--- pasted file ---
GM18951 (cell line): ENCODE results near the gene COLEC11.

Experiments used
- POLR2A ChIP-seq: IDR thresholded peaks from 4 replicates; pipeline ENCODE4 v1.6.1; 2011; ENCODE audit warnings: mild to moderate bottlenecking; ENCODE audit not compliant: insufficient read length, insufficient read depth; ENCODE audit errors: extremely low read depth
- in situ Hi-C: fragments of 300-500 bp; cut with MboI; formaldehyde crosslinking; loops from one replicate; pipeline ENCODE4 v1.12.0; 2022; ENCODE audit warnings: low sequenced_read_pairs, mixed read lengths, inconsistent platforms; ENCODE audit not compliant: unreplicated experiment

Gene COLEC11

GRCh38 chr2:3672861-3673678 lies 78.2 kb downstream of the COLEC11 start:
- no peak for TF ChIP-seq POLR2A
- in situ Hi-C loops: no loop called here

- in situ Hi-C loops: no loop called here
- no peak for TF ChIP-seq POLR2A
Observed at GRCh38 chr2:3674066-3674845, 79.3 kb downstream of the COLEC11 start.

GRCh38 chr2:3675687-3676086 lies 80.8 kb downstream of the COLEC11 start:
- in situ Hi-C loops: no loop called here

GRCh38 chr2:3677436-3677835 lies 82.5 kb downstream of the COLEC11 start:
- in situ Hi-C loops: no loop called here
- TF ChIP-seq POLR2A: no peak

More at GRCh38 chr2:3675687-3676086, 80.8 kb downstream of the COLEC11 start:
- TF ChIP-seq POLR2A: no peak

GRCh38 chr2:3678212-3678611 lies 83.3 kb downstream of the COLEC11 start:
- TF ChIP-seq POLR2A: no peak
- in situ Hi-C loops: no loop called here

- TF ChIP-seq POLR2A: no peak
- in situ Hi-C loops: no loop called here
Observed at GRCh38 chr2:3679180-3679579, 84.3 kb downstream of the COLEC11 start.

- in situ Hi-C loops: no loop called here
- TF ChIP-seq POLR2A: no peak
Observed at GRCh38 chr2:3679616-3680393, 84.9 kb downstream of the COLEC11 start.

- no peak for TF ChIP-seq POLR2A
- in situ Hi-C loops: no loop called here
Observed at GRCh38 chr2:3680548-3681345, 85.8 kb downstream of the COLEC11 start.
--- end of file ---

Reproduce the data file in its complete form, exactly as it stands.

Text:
GM18951 (cell line): ENCODE results near the gene COLEC11.

Experiments used
- POLR2A ChIP-seq: IDR thresholded peaks from 4 replicates; pipeline ENCODE4 v1.6.1; 2011; ENCODE audit warnings: mild to moderate bottlenecking; ENCODE audit not compliant: insufficient read length, insufficient read depth; ENCODE audit errors: extremely low read depth
- in situ Hi-C: fragments of 300-500 bp; cut with MboI; formaldehyde crosslinking; loops from one replicate; pipeline ENCODE4 v1.12.0; 2022; ENCODE audit warnings: low sequenced_read_pairs, mixed read lengths, inconsistent platforms; ENCODE audit not compliant: unreplicated experiment

Gene COLEC11

GRCh38 chr2:3672861-3673678 lies 78.2 kb downstream of the COLEC11 start:
- no peak for TF ChIP-seq POLR2A
- in situ Hi-C loops: no loop called here

- in situ Hi-C loops: no loop called here
- no peak for TF ChIP-seq POLR2A
Observed at GRCh38 chr2:3674066-3674845, 79.3 kb downstream of the COLEC11 start.

GRCh38 chr2:3675687-3676086 lies 80.8 kb downstream of the COLEC11 start:
- in situ Hi-C loops: no loop called here

GRCh38 chr2:3677436-3677835 lies 82.5 kb downstream of the COLEC11 start:
- in situ Hi-C loops: no loop called here
- TF ChIP-seq POLR2A: no peak

More at GRCh38 chr2:3675687-3676086, 80.8 kb downstream of the COLEC11 start:
- TF ChIP-seq POLR2A: no peak

GRCh38 chr2:3678212-3678611 lies 83.3 kb downstream of the COLEC11 start:
- TF ChIP-seq POLR2A: no peak
- in situ Hi-C loops: no loop called here

- TF ChIP-seq POLR2A: no peak
- in situ Hi-C loops: no loop called here
Observed at GRCh38 chr2:3679180-3679579, 84.3 kb downstream of the COLEC11 start.

- in situ Hi-C loops: no loop called here
- TF ChIP-seq POLR2A: no peak
Observed at GRCh38 chr2:3679616-3680393, 84.9 kb downstream of the COLEC11 start.

- no peak for TF ChIP-seq POLR2A
- in situ Hi-C loops: no loop called here
Observed at GRCh38 chr2:3680548-3681345, 85.8 kb downstream of the COLEC11 start.